Illustration for article titled A Drug That Makes You Gay

Today we learned that scientists can turn fruit flies gay in hours with drugs . But this isn't the first gay-making drug to appear in sensationalized (or fictionalized) science. Last year, a minster with a blog caused a freaky panic by announcing that there's scientific evidence showing that soy beans can feminize you and make you gay. He relied on the (true) information that there's a chemical in soy beans that's similar to estrogen to bolster his argument. (Yes, he has been thoroughly debunked.) But there are other, better gay drugs out there.


In Ken MacLeod's novel Newton's Wake, characters can get a sexual orientation modification if they want to, using various post-human technologies. Often, it's just considered the polite thing to do.

And orientation-bending drugs are a staple of scifi erotica. The short story "Blue" [nsfw] is a classic example. An undercover cop takes a mysterious drug called "blue" that makes her want to fuck anything that moves — including a nice lady porn star.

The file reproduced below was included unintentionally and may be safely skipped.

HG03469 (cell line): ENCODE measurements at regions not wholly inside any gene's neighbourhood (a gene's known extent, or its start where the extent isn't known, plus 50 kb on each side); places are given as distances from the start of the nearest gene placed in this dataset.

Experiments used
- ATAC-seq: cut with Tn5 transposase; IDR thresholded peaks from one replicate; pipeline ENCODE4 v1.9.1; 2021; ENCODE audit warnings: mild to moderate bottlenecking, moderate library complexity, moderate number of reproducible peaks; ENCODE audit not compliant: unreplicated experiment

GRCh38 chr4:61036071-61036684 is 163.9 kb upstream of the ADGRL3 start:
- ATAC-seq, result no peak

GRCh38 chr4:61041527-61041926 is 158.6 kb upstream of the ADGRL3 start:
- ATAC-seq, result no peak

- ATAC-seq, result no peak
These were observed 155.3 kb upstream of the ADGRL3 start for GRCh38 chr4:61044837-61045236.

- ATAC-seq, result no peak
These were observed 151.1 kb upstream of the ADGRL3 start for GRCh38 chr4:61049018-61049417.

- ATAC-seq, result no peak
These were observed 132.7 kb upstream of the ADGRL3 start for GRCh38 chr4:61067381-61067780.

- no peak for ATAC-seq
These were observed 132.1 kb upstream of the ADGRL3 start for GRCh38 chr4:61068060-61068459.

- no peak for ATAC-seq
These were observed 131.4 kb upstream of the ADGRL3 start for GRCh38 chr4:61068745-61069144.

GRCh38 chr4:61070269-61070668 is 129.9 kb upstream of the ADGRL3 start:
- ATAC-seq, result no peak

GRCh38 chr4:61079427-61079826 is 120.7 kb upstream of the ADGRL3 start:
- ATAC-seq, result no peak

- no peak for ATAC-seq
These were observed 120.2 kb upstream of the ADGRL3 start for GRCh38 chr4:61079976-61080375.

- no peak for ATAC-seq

Our favorite moment in gay-making drugs, however, was an article that appeared in New Scientist several years ago about how sperm is an anti-depressant. In one of those head-clutching moments of scientists talking about shit they know nothing about, the researcher involved in the study, Gordon Gallup, said:

I understand that among some gay males who have anal intercourse, it is not uncommon to attempt to retain the semen for extended periods of time. Suggesting, of course, that there may be psychological effects.

Um, yeah. So if those fruit fly drugs and soy beans hadn't made you gay yet, the need to break out of your depression by having anal sex with a guy will do it. AP Photo/Pat Sullivan

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